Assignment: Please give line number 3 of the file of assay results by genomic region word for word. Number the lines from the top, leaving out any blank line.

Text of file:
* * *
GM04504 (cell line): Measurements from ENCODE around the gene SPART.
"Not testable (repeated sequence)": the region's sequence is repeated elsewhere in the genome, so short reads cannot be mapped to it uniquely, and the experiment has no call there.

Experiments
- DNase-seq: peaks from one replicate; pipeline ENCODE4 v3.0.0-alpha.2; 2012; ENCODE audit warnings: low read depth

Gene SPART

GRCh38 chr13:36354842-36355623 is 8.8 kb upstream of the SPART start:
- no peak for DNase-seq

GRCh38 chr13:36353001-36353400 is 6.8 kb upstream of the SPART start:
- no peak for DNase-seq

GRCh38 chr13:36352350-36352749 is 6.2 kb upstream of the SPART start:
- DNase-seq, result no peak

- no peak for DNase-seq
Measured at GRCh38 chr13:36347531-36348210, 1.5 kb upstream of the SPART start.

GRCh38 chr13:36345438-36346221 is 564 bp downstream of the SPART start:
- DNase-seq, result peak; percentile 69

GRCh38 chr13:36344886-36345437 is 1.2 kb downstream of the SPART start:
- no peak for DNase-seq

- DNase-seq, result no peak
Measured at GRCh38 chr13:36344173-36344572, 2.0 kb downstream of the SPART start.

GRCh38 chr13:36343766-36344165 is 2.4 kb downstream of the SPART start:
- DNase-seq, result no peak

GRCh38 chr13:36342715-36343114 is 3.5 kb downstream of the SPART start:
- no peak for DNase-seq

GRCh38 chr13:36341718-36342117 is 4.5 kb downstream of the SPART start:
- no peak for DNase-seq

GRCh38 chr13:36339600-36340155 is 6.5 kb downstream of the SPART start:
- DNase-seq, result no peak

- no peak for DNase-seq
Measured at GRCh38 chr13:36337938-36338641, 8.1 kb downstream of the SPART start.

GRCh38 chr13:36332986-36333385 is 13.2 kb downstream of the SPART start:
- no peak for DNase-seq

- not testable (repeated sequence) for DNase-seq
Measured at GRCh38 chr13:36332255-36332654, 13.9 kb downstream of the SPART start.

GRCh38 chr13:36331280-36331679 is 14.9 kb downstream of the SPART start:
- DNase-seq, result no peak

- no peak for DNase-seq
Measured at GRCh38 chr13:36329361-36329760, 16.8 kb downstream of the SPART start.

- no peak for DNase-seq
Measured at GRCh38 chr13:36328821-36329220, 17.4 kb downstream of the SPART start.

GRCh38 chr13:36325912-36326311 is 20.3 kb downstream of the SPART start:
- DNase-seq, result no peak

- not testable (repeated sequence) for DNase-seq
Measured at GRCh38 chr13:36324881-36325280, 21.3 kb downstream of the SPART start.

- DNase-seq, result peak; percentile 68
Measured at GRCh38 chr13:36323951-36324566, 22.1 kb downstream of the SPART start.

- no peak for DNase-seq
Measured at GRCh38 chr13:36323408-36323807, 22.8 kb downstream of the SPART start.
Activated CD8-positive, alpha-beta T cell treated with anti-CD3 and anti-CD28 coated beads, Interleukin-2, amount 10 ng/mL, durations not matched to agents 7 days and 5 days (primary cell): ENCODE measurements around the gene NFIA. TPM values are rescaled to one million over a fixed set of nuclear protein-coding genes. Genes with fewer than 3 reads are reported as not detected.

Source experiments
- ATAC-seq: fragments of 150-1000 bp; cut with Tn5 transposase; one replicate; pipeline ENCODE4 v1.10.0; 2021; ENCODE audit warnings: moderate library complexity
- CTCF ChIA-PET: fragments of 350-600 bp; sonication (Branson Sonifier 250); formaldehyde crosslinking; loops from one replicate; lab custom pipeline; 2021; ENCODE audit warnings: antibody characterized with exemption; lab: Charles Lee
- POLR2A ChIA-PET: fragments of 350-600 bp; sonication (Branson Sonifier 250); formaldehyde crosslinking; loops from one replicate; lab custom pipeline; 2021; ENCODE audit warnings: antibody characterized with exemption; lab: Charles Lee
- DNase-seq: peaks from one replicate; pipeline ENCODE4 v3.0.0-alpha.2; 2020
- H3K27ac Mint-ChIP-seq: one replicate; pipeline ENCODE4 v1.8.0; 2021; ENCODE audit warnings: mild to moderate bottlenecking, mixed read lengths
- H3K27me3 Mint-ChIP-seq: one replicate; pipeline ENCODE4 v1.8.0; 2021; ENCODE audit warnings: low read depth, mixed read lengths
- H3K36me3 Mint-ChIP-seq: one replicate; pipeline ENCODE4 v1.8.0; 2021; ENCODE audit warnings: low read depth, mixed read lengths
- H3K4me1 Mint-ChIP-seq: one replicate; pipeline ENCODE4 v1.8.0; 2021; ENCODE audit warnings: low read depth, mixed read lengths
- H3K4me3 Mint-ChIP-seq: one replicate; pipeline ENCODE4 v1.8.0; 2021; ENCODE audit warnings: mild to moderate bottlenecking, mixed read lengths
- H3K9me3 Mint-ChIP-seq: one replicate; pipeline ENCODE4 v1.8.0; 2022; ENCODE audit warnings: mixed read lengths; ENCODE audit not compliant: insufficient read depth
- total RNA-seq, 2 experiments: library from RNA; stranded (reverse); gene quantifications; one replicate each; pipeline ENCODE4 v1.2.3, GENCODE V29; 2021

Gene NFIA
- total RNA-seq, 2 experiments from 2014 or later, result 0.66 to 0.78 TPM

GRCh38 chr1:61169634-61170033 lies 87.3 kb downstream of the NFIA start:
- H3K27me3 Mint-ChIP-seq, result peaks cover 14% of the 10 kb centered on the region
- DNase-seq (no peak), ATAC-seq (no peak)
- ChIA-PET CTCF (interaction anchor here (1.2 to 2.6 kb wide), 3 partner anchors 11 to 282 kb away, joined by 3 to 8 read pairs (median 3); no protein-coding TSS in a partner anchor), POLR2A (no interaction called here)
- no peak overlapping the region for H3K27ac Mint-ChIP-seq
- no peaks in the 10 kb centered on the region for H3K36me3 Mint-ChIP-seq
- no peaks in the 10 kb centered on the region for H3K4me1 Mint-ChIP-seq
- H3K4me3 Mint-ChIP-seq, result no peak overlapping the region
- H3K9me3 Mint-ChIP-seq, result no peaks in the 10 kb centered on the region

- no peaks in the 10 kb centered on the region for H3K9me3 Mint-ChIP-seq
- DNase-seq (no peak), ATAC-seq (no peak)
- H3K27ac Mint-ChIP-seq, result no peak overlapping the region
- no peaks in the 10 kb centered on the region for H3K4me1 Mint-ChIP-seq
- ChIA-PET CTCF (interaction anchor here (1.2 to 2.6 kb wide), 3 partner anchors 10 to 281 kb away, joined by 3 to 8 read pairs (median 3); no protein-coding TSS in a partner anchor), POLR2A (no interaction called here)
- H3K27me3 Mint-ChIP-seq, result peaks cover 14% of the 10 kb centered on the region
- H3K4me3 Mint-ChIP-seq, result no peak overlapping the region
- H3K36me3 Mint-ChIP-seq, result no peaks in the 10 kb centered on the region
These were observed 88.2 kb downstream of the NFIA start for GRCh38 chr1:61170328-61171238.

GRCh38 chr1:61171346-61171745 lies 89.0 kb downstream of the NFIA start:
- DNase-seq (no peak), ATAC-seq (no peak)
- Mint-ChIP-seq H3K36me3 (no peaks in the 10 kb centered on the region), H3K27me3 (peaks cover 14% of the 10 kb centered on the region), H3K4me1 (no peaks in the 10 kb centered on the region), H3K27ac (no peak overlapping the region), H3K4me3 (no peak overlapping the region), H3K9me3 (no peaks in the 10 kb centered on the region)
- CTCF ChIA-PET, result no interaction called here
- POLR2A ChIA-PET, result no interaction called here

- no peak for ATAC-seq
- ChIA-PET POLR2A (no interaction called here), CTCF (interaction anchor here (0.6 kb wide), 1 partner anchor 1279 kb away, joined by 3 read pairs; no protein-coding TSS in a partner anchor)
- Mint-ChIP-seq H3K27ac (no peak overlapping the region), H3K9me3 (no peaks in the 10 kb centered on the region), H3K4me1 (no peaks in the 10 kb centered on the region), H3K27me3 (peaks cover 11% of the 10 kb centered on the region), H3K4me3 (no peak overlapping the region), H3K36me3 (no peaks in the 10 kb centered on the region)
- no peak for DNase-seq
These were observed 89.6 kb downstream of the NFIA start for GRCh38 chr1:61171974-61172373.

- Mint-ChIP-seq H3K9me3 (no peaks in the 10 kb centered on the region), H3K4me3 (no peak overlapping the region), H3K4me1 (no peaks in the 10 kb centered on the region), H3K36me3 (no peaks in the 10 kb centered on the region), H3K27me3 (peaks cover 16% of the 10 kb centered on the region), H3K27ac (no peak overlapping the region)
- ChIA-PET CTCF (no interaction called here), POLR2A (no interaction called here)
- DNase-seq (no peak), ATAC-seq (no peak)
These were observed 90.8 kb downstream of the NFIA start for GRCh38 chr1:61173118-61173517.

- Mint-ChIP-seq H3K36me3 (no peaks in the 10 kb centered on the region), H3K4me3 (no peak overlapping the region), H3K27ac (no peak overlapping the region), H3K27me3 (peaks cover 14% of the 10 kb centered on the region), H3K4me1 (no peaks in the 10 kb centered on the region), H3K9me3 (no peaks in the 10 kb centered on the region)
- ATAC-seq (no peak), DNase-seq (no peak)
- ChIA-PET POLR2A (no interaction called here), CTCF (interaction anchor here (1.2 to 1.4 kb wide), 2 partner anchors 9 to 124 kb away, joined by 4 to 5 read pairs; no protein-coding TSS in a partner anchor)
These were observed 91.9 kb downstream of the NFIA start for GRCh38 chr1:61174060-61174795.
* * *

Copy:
Experiments